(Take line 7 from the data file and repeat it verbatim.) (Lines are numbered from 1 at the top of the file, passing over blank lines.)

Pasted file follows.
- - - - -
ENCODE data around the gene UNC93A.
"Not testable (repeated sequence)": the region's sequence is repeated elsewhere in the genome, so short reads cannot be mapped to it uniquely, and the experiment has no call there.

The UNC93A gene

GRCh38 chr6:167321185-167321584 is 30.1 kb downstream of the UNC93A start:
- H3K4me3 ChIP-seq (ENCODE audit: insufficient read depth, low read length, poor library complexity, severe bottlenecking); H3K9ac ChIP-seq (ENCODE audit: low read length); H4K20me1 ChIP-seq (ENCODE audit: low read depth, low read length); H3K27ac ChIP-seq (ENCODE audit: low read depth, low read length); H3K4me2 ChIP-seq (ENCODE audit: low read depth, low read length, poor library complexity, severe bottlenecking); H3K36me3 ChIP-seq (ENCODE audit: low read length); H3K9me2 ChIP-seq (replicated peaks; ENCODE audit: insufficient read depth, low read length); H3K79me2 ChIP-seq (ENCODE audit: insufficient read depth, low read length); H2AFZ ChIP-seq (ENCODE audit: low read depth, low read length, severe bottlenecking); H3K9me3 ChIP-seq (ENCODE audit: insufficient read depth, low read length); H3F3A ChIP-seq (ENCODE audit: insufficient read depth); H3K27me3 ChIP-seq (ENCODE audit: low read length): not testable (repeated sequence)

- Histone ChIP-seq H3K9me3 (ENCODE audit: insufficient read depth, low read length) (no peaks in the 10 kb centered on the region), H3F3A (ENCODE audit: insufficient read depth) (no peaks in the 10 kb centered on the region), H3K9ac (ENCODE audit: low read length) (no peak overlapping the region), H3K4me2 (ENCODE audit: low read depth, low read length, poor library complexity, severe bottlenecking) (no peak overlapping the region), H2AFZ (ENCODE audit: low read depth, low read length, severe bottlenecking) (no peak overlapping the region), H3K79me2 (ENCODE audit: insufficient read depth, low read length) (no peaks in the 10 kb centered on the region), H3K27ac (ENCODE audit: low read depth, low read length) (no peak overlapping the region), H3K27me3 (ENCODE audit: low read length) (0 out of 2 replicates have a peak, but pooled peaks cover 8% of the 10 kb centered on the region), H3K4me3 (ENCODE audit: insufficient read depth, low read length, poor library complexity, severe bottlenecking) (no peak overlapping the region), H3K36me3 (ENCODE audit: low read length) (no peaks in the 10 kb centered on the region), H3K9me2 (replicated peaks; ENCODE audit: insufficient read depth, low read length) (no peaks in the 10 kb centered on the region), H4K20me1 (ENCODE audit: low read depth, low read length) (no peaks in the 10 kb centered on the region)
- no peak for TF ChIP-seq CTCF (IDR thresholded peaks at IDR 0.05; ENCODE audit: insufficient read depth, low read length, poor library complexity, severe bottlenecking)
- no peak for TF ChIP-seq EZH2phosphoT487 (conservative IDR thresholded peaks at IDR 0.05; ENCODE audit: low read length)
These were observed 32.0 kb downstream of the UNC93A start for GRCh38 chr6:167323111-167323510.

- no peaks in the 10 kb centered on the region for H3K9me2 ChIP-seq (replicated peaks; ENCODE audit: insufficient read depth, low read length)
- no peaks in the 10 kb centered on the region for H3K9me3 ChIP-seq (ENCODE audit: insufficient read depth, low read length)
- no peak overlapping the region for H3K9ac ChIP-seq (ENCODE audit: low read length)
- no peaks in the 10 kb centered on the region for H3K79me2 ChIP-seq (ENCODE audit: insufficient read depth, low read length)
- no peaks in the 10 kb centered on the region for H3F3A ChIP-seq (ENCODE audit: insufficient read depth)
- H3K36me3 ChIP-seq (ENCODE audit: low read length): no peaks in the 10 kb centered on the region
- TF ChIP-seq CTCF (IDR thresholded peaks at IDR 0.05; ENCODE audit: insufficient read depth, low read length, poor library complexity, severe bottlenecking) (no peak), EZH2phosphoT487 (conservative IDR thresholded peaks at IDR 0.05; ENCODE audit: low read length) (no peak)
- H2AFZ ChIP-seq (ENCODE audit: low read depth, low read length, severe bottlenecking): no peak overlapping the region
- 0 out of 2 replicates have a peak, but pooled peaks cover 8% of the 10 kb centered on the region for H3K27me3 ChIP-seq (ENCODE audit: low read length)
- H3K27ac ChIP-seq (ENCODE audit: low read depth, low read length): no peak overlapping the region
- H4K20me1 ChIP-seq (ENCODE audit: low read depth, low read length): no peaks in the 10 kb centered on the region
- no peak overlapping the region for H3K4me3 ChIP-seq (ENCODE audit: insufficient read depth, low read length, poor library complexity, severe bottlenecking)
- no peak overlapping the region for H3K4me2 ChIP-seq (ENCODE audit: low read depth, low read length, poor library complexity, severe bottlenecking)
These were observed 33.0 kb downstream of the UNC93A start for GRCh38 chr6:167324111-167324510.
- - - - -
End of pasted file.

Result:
- no peak for TF ChIP-seq CTCF (IDR thresholded peaks at IDR 0.05; ENCODE audit: insufficient read depth, low read length, poor library complexity, severe bottlenecking)